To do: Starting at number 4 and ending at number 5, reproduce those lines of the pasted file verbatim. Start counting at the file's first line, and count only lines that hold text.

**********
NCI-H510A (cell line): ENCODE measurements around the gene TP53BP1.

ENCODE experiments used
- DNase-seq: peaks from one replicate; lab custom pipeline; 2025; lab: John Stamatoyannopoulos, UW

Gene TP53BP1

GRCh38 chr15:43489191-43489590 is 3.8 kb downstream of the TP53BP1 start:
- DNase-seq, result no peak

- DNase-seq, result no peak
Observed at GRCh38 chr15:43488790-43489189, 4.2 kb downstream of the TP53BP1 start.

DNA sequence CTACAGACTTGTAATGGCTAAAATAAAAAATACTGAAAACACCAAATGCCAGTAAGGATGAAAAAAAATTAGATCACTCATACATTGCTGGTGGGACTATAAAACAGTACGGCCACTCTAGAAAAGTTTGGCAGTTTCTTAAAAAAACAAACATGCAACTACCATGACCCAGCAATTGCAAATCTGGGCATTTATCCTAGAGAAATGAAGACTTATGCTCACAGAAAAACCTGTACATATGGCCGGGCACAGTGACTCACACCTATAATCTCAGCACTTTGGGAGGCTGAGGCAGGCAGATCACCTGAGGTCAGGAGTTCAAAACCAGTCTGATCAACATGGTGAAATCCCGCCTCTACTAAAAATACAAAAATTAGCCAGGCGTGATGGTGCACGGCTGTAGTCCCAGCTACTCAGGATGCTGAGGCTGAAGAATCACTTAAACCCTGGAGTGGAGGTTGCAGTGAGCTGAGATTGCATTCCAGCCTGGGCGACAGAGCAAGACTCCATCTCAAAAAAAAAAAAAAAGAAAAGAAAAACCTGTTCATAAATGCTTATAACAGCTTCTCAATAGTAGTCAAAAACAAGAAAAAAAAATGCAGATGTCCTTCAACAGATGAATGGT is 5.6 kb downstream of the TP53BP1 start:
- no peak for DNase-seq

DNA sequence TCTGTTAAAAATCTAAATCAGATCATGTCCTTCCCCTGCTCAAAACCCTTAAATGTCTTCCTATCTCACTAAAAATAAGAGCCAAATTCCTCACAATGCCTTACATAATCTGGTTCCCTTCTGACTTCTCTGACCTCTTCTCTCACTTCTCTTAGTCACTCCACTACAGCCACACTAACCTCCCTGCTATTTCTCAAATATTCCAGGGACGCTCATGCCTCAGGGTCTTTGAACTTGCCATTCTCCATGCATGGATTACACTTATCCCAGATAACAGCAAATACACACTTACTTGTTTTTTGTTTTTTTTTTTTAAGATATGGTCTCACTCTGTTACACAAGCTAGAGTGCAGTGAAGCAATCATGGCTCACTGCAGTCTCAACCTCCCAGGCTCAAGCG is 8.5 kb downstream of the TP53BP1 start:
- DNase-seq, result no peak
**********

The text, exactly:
Gene TP53BP1

GRCh38 chr15:43489191-43489590 is 3.8 kb downstream of the TP53BP1 start: